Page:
UK anti-boycott bill is attack on freedom of expression, say civil society groups

Haroon Siddique & Peter Walker

The Guardian  /  May 12, 2023

Boycotts, divestment and sanctions bill, designed to stop public bodies boycotting Israel, will be tabled soon.

Plans to stop UK public bodies boycotting foreign countries and British companies that trade with them represent a further attack on the right to freedom of expression, civil society groups have said.

Officials from the Department for Levelling Up, Housing and Communities (DLUHC) have said the boycotts, divestment and sanctions bill, announced in last year’s Queen’s speech and designed to stop actions against Israel, will be tabled soon.

The move, first reported by the Financial Times, comes amid anger over the crackdown against protesters at last week’s coronation of King Charles, days after the Public Order Act was given royal assent.

The bill would outlaw campaigns, including those relating to the purchase of goods and services or investments. The government has previously highlighted a 2014 Leicester city council motion banning goods from illegal Jewish settlements, while the communities secretary, Michael Gove, has claimed the Israel-targeting BDS (boycotts, divestment and sanctions) movement is fueling antisemitism.

However, 60 civil society groups under the right to boycott umbrella claim the bill will stifle social and climate justice campaigns.

Ben Jamal, the director of Palestine Solidarity Campaign UK, said it was “yet another example of this government attacking democratic participation”.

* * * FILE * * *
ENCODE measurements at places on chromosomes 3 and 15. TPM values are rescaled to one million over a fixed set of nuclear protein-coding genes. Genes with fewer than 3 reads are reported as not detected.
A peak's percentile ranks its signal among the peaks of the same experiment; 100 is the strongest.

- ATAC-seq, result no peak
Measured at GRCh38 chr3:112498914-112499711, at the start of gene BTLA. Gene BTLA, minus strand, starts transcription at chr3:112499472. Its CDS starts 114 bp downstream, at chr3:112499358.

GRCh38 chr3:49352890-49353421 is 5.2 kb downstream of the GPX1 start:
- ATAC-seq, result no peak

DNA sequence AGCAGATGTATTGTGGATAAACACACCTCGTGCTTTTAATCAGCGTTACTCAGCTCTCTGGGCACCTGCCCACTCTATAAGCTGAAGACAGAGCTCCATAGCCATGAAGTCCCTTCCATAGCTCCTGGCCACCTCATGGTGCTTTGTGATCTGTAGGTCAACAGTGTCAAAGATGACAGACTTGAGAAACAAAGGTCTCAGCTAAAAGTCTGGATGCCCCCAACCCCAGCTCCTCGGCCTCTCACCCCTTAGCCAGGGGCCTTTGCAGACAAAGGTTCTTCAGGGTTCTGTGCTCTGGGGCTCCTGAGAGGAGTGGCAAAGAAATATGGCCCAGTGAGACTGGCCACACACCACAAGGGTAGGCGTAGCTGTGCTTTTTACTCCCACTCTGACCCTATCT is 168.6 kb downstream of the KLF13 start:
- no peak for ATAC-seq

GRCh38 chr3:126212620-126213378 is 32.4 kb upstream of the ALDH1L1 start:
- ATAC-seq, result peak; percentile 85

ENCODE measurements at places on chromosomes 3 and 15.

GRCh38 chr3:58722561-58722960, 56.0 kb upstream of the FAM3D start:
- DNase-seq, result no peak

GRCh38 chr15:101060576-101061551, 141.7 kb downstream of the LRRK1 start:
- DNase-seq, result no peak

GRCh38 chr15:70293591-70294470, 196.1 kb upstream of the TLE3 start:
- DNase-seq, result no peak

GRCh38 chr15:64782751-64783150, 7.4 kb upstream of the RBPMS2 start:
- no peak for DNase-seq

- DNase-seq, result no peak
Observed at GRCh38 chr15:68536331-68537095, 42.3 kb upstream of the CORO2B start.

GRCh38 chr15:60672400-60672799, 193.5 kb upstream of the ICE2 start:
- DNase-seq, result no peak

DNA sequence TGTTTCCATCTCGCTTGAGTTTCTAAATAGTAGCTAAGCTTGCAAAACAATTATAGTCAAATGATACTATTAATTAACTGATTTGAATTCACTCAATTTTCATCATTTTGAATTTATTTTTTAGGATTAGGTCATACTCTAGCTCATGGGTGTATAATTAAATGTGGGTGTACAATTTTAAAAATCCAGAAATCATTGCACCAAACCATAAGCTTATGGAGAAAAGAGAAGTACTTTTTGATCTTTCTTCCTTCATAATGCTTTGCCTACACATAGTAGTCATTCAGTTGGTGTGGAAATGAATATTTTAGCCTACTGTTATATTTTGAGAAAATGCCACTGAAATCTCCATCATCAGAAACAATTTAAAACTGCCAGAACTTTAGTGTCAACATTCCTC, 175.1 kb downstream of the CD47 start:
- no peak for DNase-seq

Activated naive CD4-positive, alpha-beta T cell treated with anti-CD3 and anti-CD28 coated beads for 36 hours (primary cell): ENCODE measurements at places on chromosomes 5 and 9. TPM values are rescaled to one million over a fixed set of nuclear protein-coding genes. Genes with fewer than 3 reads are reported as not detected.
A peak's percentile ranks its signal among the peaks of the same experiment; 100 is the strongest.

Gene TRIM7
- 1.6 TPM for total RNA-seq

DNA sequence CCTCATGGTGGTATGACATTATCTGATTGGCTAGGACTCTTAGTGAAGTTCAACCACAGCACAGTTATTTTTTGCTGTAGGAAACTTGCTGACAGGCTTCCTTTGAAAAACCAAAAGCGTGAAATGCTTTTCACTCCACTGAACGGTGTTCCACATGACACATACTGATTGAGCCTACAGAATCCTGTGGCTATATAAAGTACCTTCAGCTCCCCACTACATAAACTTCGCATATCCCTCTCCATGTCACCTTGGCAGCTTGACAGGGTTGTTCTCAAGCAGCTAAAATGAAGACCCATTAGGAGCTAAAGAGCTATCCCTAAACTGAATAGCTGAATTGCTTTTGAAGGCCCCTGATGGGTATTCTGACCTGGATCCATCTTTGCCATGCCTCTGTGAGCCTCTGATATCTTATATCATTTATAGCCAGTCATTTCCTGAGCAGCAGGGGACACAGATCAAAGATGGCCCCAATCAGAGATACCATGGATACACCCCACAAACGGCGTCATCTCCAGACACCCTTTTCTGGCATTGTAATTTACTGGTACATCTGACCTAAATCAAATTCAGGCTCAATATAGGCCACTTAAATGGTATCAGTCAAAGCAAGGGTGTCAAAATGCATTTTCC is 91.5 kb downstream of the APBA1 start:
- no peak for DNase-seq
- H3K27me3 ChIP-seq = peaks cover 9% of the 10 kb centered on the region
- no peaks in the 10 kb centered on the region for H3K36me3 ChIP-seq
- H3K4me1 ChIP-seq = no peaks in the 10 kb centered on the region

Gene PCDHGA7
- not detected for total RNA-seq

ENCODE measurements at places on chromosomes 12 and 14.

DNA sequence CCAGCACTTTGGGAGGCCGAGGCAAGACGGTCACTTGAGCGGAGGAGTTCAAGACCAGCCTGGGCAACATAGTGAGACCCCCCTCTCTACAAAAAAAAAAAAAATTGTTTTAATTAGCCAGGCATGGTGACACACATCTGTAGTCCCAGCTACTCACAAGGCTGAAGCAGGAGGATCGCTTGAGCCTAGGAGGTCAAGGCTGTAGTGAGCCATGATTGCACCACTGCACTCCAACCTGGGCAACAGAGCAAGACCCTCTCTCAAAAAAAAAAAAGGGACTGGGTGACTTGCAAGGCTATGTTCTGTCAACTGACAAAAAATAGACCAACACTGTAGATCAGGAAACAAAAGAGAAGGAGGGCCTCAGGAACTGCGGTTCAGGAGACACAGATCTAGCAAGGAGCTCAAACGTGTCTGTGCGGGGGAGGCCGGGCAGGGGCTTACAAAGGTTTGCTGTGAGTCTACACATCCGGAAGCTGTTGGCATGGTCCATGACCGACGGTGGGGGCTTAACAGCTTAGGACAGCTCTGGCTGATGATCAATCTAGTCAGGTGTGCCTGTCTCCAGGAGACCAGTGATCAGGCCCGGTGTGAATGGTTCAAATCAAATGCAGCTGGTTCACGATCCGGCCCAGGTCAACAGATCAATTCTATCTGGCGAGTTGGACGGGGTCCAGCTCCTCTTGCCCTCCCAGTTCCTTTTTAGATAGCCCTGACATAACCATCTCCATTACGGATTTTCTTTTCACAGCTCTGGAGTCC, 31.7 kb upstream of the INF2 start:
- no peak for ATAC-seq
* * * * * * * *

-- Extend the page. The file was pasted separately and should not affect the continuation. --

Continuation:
He said: “With support growing around the world for the call issued by Palestinian civil society for Boycott, Divestment and Sanctions, the British government seems determined to shield Israel, and companies involved in its occupation, from accountability for its violations of human rights and international law.

“This bill will weaken campaigns against deforestation, environmental pollution, and the exploitation of children and workers. That is why such a wide range of groups have come together, from trade unions, charities and NGOs, to faith, climate justice, human rights, cultural, campaigning, and solidarity organizations. How can we rely on ministers to uphold ethical standards around the world while they chip away our democratic rights at home?”

In February, despite opposing the BDS movement, the Union of Jewish students passed a motion opposing the bill, saying it would curtail “the democratic right to non-violently protest”.

Ruth Ehrlich, head of policy and campaigns at Liberty, said: “For a government that professes to care about free speech, the proposed anti-boycott bill, once again, shows their flimsy commitment to protecting freedom of expression.

“This bill must be seen in the context of wider government attempts to curb our rights to protest and for people to stand up for what they believe in. This bill sets an extremely dangerous precedent, and its potential impact is harmful and wide-ranging. We urge the government to rethink its plans.”

The bill’s opponents say boycotts, divestment and sanctions have been used to confront injustice historically, including the transatlantic slave trade and apartheid South Africa.

Unison said it could “silence any attempt to shame China’s terrible treatment of the Uyghurs”.

Dave Timms, head of political affairs at Friends of the Earth, said fossil fuel divestment had led to institutions with a combined value of more than $40tn (£32tn) diverting their money away from polluting industries. “Banning public bodies from using these vital tactics unless they support UK foreign policy would be a frightening and authoritarian step,” he said.

A DLUHC spokesperson said it would legislate “as soon as parliamentary time allows”, adding: “We are firmly opposed to local boycotts which can damage integration and community cohesion, hinder exports, and harm our economic security.”

Haroon Siddique is The Guardian’s legal affairs correspondent

Peter Walker is acting deputy political editor for The Guardian